US walks out of South Korea defense cost sharing talks

World | 19 Nov 2019 3:59 pm

Defense cost-sharing talks between South Korea and the United States were abruptly cut short today as the U.S. negotiators walked out of the meeting and accused Seoul of making proposals falling short of "fair and equitable burden sharing."

The unexpected ending underlined wide differences between the two sides after Washington's reported demand for a fivefold increase in Seoul's sharing of the cost of the upkeep of about 28,500 American troops stationed in South Korea, Yonhap reports.

The latest round of negotiations, which began yesterday, was supposed to last through today. But the second day of talks ended in about an hour as the U.S. negotiators left the meeting, South Korean officials said.

"Unfortunately, the proposals that were put forward by the Korean team were not responsive to our request for fair and equitable burden sharing," James DeHart of the U.S. State Department told local media shortly after the talks ended.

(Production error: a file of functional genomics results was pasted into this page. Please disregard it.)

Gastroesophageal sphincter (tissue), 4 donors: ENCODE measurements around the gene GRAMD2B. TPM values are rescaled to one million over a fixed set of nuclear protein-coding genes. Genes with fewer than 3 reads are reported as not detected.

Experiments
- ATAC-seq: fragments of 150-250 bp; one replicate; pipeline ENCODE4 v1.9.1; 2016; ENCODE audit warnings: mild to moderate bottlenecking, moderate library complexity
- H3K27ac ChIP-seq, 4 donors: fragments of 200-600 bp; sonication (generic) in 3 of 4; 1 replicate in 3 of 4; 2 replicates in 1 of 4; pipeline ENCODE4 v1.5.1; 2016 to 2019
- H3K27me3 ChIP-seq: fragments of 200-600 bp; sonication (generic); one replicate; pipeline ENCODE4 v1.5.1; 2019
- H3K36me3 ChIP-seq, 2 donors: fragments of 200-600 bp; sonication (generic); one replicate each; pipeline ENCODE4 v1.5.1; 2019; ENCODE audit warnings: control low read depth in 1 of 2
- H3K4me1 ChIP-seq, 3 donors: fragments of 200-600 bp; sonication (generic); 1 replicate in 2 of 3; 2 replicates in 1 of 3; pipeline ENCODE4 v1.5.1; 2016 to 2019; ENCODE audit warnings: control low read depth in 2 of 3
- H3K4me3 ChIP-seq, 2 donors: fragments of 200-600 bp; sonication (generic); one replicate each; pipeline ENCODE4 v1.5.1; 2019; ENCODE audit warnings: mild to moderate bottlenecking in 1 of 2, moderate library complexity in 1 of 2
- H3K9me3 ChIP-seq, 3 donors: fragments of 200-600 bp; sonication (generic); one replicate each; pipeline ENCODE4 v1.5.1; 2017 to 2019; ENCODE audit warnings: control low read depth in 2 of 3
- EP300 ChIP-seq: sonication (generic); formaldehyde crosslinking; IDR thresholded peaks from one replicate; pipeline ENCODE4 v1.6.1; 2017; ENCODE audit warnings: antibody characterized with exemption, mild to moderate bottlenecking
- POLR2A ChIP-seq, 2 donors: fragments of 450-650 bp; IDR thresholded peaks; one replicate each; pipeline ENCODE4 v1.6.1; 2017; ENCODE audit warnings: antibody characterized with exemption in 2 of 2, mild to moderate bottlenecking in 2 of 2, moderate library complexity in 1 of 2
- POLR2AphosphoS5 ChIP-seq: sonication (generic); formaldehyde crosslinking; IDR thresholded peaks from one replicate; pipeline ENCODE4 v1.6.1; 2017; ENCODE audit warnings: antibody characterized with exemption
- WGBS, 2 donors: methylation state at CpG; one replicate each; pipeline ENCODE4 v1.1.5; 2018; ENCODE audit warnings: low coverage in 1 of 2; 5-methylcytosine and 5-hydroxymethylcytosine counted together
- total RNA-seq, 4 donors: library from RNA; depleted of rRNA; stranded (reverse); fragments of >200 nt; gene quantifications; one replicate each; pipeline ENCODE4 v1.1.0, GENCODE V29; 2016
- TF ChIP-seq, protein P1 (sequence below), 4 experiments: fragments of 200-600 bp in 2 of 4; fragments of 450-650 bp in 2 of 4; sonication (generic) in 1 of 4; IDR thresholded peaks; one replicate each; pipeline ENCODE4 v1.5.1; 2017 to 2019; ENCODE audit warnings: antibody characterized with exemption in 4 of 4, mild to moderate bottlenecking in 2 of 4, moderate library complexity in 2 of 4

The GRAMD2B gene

"As a result, we cut short our participation in the talks today in order to give the Korean side some time to reconsider and, I hope, to put forward new proposals that would enable both sides to work towards a mutually acceptable agreement," he said. "We look forward to resuming our negotiations when the Korean side is ready to work on the basis of partnership on the basis of mutual trust."

Confirming that the two sides remain far apart, South Korea's chief negotiator Jeong Eun Bo vowed to work "with patience" and make efforts to produce a deal that is "mutually acceptable."

"In principle, we have declared a burden sharing that is mutually viable. However, it is true that there is a significant difference between the overall proposal from the United States and our position in principle," he told a press briefing.

"We will continue to strive with patience to make sure the sharing comes in mutually acceptable terms."

When asked by reporters which side first suggested ending the talks, Jeong said, "It was the U.S. that walked out of the talks."

The South's foreign ministry explained earlier that the U.S. called for a drastic increase in Seoul's share.

 

 

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